One of the most challenging parts of starting new projects is finding people to fill various roles. Need a website? That might be harder than it sounds to put together a decent page design. Likewise, it would help if you had someone skilled behind your social media accounts. However, while they're great resources, Facebook Marketplace and for hire threads on Reddit are not the simplest solution. But you have to start somewhere, right? So, why not starting with your relatives and close friends?
Networking with people closest to you is the safest (and probably the fastest) way to start a project. As long as I start experimenting with my professional life, my friends and I helped strengthen each other's projects and careers. You might think that you don't know anybody who is actually "someone" at "somewhere." Well, think again. Here is the fortunate truth: everyone you know is good at something.
Let's say you are ready to start a project. But before you reach out to any employment services, get your personal address book out and go through the list of people you have gone to school with or your previous co-workers. Think of anyone you've ever made a connection with and whose contact information you have. Those are all resources to help you get things done. Or at least to start with. Your friend network can quickly become a professional network.
Let me give you an example. In November of 2019, I founded a digital radio network called VENOM. When I first had the idea, I needed to fill several roles, not the least of which were a network administrator, program director, and marketing director. Three essential roles that equated to managing our servers, designing our content, and promoting that content. You might think that the titles sound formal, so I should have started to immediately collect some resumes. No. That's not what I did. Instead, I called my friends.
The first person I asked to find a network administrator was a friend I knew was very into technology and networking. I knew he had experience managing servers. Even if he didn't have specific expertise in the streaming field, I figured I'd pitch the idea to him and see if he or someone he knew might be interested. We sat down and had a conversation about the platform's vision and what I needed from him. I asked him a few of the questions I had about networking, and like magic, we were already talking through concepts and planning the next steps. At the beginning of this semi-formal relationship, we were distant friends. We grew much closer because of the project.
After I found a server guy, it was time to nail things down regarding the content. I knew a guy through a couple of other friends who was a great radio DJ with a massive understanding of music and the music industry. I reached out to him in much the same way as before, jumping into a few of the ideas I had. People love to talk about their craft, so naturally, we started bouncing ideas off of each other. And just like that, he was in.
Finally, I needed someone to handle marketing. Who better to turn to than my fiancé, Precious. You might have seen her mentioned here a few times. As a student of Berklee College of Music and an involved performer, who would know more about self-promotion than her? Since its inception, she had known about the project, so I invited her to meet with me and the other guys to get a feel for our working dynamic and what kind of content we wanted to produce. We all got on brilliantly, and the platform is still running strong today with a staff of over 12 people.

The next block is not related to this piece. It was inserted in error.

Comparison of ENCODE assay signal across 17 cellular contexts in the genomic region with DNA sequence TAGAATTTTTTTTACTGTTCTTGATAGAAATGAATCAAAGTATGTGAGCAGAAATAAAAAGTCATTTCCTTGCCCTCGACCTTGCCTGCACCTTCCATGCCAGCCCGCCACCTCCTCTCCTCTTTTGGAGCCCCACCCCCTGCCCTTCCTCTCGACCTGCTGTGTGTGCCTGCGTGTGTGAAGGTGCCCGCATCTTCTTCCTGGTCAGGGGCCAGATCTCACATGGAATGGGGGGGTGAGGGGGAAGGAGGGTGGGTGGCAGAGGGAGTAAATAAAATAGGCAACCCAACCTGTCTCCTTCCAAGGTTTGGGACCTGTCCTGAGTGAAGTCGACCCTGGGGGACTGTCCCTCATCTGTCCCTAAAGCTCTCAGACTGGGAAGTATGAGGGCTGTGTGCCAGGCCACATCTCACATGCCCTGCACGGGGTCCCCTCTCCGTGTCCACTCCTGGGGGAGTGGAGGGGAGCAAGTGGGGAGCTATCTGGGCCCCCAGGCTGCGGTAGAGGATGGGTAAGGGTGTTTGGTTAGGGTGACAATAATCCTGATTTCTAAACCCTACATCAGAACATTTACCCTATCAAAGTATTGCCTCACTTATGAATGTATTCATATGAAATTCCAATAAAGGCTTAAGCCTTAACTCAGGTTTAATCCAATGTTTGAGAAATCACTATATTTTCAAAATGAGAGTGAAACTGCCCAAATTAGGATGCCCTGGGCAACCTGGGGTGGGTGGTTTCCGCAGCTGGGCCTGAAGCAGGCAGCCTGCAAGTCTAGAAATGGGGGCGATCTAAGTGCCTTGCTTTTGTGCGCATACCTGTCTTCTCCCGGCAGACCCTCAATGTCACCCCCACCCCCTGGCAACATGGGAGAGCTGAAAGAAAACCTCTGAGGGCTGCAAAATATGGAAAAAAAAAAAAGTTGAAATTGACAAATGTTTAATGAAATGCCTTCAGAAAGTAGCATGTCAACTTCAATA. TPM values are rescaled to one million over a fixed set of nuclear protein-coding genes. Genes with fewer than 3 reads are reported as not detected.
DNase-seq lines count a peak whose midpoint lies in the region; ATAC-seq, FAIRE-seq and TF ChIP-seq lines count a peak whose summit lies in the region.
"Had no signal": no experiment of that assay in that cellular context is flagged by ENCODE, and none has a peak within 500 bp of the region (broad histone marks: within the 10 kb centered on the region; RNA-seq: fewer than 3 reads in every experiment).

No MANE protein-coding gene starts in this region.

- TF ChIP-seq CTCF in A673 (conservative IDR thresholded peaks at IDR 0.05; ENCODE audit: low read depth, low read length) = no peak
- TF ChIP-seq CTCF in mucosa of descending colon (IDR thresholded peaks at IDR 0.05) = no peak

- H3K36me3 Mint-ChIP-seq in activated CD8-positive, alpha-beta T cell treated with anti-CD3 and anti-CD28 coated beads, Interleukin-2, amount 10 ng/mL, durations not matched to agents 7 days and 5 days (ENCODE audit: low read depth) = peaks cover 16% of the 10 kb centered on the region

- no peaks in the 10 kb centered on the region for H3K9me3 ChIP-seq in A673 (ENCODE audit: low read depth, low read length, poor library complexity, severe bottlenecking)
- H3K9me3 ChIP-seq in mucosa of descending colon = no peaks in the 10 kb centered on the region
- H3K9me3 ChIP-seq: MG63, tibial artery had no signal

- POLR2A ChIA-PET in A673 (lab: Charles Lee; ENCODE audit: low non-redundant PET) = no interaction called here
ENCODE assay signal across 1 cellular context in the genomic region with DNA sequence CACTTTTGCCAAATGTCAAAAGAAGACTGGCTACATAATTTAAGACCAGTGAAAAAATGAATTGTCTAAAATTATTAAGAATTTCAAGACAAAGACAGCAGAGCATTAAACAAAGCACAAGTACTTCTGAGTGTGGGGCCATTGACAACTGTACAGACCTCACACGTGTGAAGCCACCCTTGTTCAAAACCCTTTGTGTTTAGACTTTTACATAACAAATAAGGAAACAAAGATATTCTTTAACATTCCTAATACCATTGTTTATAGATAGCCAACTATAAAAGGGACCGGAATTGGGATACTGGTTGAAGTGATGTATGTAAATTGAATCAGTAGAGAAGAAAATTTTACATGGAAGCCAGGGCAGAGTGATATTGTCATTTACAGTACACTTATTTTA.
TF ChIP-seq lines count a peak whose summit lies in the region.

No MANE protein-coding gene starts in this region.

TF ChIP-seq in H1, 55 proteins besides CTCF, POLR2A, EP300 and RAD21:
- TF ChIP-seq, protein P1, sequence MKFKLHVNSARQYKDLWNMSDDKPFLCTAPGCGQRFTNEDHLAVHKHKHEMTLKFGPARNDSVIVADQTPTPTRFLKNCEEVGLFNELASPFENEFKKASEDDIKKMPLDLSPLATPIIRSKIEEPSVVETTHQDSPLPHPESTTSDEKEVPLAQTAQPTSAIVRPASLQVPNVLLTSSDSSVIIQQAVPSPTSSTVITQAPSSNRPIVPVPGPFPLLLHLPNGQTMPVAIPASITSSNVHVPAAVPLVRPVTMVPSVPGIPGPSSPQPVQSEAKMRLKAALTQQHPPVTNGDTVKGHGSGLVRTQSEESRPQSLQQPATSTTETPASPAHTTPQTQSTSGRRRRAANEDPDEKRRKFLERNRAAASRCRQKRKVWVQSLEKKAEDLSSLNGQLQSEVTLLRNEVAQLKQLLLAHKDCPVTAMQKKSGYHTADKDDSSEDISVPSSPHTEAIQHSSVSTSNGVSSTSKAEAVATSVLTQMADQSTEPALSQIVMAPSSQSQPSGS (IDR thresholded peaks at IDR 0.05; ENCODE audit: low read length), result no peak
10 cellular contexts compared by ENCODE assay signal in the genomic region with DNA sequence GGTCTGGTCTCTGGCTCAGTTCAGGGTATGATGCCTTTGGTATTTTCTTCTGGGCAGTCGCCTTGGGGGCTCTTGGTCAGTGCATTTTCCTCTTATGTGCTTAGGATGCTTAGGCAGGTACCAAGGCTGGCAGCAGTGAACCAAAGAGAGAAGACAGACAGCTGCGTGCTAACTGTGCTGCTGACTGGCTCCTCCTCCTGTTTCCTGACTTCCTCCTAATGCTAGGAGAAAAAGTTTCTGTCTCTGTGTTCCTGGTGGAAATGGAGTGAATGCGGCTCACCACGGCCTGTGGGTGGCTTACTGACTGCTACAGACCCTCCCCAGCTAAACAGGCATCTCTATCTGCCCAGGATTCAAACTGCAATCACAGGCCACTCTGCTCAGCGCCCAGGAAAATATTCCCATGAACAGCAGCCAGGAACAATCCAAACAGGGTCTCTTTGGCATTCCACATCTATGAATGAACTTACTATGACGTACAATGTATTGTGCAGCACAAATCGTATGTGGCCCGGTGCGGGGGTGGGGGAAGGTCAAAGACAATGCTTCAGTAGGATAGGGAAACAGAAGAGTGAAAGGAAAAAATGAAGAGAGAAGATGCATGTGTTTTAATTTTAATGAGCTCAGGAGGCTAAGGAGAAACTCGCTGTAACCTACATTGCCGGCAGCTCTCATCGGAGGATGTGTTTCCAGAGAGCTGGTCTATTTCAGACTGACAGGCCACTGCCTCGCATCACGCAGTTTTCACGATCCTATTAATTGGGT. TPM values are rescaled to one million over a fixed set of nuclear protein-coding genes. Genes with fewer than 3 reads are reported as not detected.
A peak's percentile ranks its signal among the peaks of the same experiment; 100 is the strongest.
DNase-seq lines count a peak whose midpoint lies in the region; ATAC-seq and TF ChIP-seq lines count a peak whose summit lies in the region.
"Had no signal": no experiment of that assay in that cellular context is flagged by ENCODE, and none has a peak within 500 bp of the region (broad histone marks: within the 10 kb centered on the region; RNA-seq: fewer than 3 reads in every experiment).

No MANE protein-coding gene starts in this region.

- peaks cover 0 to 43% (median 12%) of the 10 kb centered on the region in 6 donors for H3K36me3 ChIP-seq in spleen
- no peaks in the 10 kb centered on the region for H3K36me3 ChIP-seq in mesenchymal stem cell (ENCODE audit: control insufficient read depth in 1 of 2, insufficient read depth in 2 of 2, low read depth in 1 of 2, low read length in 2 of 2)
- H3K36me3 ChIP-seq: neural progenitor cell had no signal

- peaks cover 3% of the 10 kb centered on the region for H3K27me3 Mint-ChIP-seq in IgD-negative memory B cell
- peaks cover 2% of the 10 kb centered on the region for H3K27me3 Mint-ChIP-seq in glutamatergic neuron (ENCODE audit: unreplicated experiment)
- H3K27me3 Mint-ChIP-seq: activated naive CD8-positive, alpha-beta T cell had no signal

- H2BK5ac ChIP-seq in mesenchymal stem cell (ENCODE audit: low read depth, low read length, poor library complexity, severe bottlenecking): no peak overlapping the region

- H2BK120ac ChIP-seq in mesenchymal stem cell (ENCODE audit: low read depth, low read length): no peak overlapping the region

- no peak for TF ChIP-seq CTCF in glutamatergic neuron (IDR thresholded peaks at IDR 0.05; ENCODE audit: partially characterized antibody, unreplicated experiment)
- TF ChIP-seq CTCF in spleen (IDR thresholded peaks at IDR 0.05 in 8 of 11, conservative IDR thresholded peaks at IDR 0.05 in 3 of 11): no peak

The trick here is to realize your friends' talents, and if they are interested, give them opportunities to grow and expand in their field. Our network administrator didn't have any experience with streaming. Still, he knew more about servers than anyone else I knew and was interested in learning. From there, a lot of people will jump at the chance to work on a project just because of the dynamic. If they get to learn something new and enjoy the atmosphere of a project, sometimes that's all you need. Just trust the process.
Doing business with friends can sometimes become complicated. Questions like how much should I pay them, am I taking too much of their time might bug you at night. But being open and direct about that stuff can always save you some time and headspace.
Yes, I am paying my friends for what they do for the project. But of course, I'm definitely not above paying friends for their time. Sometimes I'll pay them more because I like them! None the less that is all to be determined by the scope of the project and the extent of the friendship you have with the person. It's a matter of open communication and shared love for the art of creating.
Still, you think that you don't know enough people to support your professional goals? Then expand your circles. Networking doesn't have to be cold and direct, and you definitely do not have to attend some networking events to get to know more people. Do a quick search if there are any groups (online or real life) of people doing what you want to be doing and get in touch. Don't be afraid of talking to other people. They might inspire you about new projects or how to go about an obstacle you face.
As always, feel free to comment below or reach out to me if you have any questions. I'm always happy to expand on an idea or include yours in a future post.
Stay safe, and good luck with your next project!
If you like to read more about work and employment you can read my other article about when to mention your blindness during job hunting.
We’d love to have a conversation. If you are a part of the blind and visually impaired community, you’d like to be part of our mission, or share your ideas and collaborate with us, get in touch with us.
We are based in Cambridge, Massachusetts.
Fill out the form below to reach us or email us at firstname.lastname@example.org